A strange mollusk, affectionately known as “stray meat flour”, has rare teeth. iron According to a new study, the mineral, previously found only along rocky shores.
Researchers have found rare iron ore – called Santabarbarite – in the teeth of rock-grazed molluscs Cryptochitone stellar, It is nicknamed the “Wandering Flesh of the Flesh” because it looks up to 14 inches long (36 cm) with its oval-shaped, reddish-brown shelled body.
The discovery sheds light on how C. Stellar Rocks can scrape food, researchers said. ” [Santabarbaraite] It has high water content, which makes it solid with low density. We think it can harden your teeth without adding too much weight, ”study lead author Dirk Zoster, associate professor of materials science and engineering at Northwestern University in Illinois, Said in a press release.
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Wandering meat, which is also named Giant pacific chiton and giant chiton on rubber foot, The largest known species of chiton, is a marine mollusk with an oval, flattened body consisting of a shell made of overlapping plates like a bedbug. Chitons are known for their remarkably stiff teeth, which are associated with their soft, flexible tongue-shaped radula. While searching for food, chitons scratch their teeth-covered radula on rocks to catch algae and other food.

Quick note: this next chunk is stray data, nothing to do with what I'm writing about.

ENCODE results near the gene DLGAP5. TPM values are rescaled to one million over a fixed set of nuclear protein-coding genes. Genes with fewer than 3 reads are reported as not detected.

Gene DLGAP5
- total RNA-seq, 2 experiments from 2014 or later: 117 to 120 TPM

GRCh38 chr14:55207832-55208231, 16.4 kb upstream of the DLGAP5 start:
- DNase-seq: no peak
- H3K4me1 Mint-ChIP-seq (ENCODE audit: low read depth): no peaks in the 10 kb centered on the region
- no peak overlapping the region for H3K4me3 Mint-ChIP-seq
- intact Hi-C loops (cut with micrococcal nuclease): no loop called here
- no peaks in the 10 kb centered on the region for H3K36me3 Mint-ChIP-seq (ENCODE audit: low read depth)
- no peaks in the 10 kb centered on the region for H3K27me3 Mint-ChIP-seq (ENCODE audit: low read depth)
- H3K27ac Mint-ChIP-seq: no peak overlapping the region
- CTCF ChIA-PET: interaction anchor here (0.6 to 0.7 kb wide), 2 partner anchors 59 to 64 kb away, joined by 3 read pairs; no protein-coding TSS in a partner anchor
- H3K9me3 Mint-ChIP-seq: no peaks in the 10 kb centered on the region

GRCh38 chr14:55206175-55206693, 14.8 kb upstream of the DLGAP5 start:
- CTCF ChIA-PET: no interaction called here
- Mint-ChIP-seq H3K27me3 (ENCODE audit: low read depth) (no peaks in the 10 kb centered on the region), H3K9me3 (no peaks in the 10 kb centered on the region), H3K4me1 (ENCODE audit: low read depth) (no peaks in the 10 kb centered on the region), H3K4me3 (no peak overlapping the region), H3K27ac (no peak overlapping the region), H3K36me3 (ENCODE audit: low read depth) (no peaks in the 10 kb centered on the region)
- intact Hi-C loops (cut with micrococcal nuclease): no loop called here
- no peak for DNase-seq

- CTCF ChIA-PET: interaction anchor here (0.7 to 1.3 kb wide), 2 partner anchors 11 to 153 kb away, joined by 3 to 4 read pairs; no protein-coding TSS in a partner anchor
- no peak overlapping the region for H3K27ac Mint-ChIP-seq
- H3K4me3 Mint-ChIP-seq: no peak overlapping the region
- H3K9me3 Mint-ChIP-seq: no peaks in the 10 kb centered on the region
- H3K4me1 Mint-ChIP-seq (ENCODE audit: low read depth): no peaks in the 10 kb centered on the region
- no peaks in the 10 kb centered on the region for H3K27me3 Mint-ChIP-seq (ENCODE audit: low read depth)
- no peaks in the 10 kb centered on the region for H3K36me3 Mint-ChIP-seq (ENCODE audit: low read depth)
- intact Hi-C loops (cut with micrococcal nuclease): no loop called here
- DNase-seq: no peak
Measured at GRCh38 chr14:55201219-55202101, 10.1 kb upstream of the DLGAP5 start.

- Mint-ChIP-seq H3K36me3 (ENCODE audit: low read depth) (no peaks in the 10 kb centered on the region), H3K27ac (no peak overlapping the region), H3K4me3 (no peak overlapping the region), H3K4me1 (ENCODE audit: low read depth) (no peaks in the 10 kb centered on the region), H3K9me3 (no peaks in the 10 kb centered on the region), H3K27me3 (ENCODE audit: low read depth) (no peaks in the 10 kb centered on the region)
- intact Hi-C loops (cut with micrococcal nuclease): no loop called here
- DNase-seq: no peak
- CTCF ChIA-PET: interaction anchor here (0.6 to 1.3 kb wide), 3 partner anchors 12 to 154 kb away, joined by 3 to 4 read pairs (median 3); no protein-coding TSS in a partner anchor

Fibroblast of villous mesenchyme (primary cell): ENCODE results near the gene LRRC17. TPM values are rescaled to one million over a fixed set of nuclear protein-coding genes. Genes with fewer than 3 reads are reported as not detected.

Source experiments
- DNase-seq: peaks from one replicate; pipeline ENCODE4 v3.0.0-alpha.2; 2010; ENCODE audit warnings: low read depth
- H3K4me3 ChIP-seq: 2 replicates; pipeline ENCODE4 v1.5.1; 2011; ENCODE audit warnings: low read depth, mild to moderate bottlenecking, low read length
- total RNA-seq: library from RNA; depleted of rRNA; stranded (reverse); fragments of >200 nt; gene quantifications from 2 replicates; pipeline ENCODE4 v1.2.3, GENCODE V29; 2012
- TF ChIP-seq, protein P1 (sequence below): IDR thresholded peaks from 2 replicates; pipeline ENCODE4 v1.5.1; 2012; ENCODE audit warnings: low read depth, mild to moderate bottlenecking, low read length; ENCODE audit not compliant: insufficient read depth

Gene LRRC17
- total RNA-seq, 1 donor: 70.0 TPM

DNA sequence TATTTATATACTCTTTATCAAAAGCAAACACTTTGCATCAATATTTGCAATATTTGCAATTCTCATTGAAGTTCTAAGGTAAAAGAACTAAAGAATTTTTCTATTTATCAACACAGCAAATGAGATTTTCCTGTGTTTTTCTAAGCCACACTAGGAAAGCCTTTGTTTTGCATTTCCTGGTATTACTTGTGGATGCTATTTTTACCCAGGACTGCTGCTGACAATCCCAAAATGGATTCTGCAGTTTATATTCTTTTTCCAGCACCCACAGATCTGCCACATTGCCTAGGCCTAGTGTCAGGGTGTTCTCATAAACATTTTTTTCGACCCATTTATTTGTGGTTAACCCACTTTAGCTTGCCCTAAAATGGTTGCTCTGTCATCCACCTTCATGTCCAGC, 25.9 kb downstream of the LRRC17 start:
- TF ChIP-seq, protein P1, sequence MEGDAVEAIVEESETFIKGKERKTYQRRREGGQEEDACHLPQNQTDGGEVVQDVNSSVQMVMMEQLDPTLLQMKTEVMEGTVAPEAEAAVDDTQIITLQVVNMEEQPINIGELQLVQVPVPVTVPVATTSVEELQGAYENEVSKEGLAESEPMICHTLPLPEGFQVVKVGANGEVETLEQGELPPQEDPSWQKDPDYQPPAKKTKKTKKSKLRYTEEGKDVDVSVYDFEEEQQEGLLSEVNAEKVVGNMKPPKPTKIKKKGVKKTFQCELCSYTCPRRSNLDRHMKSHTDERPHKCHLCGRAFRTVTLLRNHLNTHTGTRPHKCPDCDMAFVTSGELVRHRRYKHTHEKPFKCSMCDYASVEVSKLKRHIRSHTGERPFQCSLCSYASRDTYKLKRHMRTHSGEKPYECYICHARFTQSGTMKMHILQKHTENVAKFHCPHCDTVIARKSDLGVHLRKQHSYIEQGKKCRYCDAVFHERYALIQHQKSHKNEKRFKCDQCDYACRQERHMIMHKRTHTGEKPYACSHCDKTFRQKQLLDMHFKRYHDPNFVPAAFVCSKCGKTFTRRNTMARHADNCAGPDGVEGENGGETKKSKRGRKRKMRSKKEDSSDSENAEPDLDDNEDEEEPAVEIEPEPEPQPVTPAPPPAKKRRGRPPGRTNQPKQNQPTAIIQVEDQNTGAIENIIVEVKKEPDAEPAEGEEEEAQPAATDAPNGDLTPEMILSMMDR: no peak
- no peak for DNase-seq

Jöster and his colleagues had previously studied chiton teeth, but they wanted to know more about the stylelet – a hollow structure that looks like the root of a human tooth, and which ” [chitons’] Ultra-hard, rigid tooth head with flexible radula membrane, ”the researchers wrote in the study. They analyzed it C. StellarChoppers with some high-tech techniques including synchrotron light source and transmission electron microscopy.
These analyzes revealed Santabarabaiit in the upper style of Chiton. “This mineral has only been seen in very small amounts in geological samples and has never been seen before in a biological setting,” said Joster.
Researchers said the discovery shows how this strange meatloaf uses its entire tooth to gather food, not just ultra-hard, durable cups.
Subsequently, the team attempted to recreate the chemical makeup of the stylus with inks designed for 3D printing. The study’s first author, Linus Stegbauer, a former postdoctoral fellow in Jöster’s laboratory, developed inks with iron and phosphate ions mixed with biopolymer derived from chiton’s teeth. Stegbauer, now a senior researcher at the Institute for Interfacial Process Engineering and Plasma Technology at the University of Stuttgart in Germany, and his colleagues found that the experiment worked – ink-printed ultra-hard materials, hard and durable, until just before printing Scientists mixed.
“As nanoparticles are formed” Bio polymer“It becomes stronger and more viscous,” said Joster. This mixture can then be easily used for printing. Subsequent drying in air results in the final hardening and hardening of the material. ”
The study was published online in the journal on Monday 31 May Proceedings of the National Academy of Science.
Originally posted on 45Seconds.fr.
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